Sunday, 25 June 2023

The Sunday Ishmael: 25/06/2023: Boating News

  Get your fresh, hot bollocks today.
Now that we've agreed that the Russian coup was nothing of the sort, let us turn our attention to matters domestic. Should you ever fall into the error of believing everything Wiki tells you, this entry about Windrush Day should re-balance your credulity: 
"Windrush Day is observed annually on 22 June in the United Kingdom...  introduced in June 2018 on the 70th anniversary of the Windrush migration....On 22 June 1948, 492 Caribbean people were brought to Tilbury Docks, Essex, in the UK, on the Empire Windrush ship..... After World War II, the United Kingdom's economy needed to be repaired. To do so, the British government recruited Afro-Caribbean migrants and offered them jobs. These jobs included the production of steel, coal, iron, and food, and also jobs in the service sector, such as running public transport and staffing the new National Health Service in the United Kingdom.
The first African-Caribbean immigrants in the United Kingdom were faced with extreme intolerance from many in the white population. Although African-Caribbean migrants were encouraged to settle in the United Kingdom and take up employment to relieve the labour market by the authorities, many early immigrants were denied access to private employment and accommodation because of the colour of their skin."
This entry is almost complete nonsense, but is widely believed as truth, rather than an origin myth - a myth, moreover, in which black people = good, white people = bad.
Here's more of the bollocks - sorry, canon:
The Windrush Poem
                                                Tracy Osei-Berko
Dear Britain,
When invited
They came for you
After war broke your country
They helped see you through
But then, you held all the power
So, they never really had a choice
Colonised and subdued
They were a people without a voice
So, to help rebuild
They arrived on your shores
To become your manufacturers
And assistants in stores
Their usefulness and very presence
Became a never-ending debate
And they were constantly subjected
To animosity and hate.......
It goes on and on, but I couldn't bear any more of either the doggerel or the propaganda. Here's an extract from another one, by Laura Serrant:
YOU CALLED ………..AND WE CAME.
You called…and we came.
In ships bigger than anything we had seen,
dwarfing our islands and covering them
in the shadows of smoke and noise.
Crowded, excited voices filled the air,
traveling to the ‘motherland’
– over weeks, over oceans that threatened to engulf us.
Driven by a wish, a call to save, to rebuild
and support efforts to establish ‘health for all’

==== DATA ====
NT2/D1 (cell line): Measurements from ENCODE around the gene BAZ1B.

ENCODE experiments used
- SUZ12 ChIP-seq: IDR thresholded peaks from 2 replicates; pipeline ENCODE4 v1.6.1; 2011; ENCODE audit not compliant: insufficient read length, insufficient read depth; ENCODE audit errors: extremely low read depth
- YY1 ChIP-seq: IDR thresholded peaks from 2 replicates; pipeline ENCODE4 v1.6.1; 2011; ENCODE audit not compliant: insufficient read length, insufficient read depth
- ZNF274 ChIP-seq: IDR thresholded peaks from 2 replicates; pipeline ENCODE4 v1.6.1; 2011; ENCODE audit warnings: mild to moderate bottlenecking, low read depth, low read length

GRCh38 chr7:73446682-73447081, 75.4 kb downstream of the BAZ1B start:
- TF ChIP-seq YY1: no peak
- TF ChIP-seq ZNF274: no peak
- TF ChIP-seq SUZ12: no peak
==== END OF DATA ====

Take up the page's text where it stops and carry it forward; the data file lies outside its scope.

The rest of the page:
in the aftermath of war.
You called….and we came.
It, too, goes on and on. However, the mythologised narrative is significantly different from the truth of the events in May and June 1948. The British Government was alarmed by the news that the Windrush was en route to Britain, carrying  531 West Indian men, who had taken advantage of fares heavily discounted by the Windrush's operator to offset losses because the ship was under capacity, on the final leg of her journey back to Britain.  A Privy Council memo sent to the Colonial Office on 15 June stated that the government should not help the migrants: ‘Otherwise there might be a real danger that successful efforts to secure adequate conditions of these men on arrival might actually encourage a further influx.’  Colonial Secretary Arthur Creech Jones replied: ‘These people have British passports and they must be allowed to land.’ But, he added confidently: ‘They won’t last one winter in England.’ Indeed, Britain had recently endured some very harsh winters.
London, Winter 1947
The Ministry of Labour was also unhappy about the arrival of the Jamaican men, minister George Isaacs warning that if they attempted to find work in areas of serious unemployment ‘there will be trouble eventually’. He said: ‘The arrival of these substantial numbers of men under no organised arrangement is bound to result in considerable difficulty and disappointment. I hope no encouragement will be given to others to follow their example.’ HMS Sheffield was deployed to monitor the Windrush, with orders to send it back if any passengers made trouble.
Soon afterwards, 11 concerned Labour MPs wrote to Prime Minister Clement Attlee stating that the government should ‘by legislation if necessary, control immigration in the political, social, economic and fiscal interests of our people… In our opinion such legislation or administration action would be almost universally approved by our people.’ The letter was sent on 22 June; that same day the Windrush arrived at Tilbury.
Fearing mass migration from the Caribbean into Britain, civil servants from the Colonial Office were dispatched to the Caribbean to orchestrate campaigns explaining that jobs in the UK were scarce, conditions were poor, with rationing remaining in place until 1954 for food, furniture, fuel and clothing, and immigrants could not be guaranteed employment or housing. There was a chronic shortage of housing in consequence of Hitler's slum clearance campaign, and the wartime coalition government under Churchill proposed to address the need for an anticipated 200,000 shortfall in post-war housing stock, by building 500,000 prefabricated houses, with a planned life of up to 10 years, within five years of the end of the Second World War. The Housing (Temporary Accommodation) Act 1944 aimed to deliver 300,000 units within 10 years, within a budget of £150 million.
There wasn't a post-war labour shortage, either, but a labour surplus. Between 1946 and 1960 almost 2 million people left the country, emigration encouraged by the government with subsided travel to Australia – at £10, a third of what the Windrush passengers paid. Even with mass emigration, unemployment rates remained stable. Fewer jobs than people.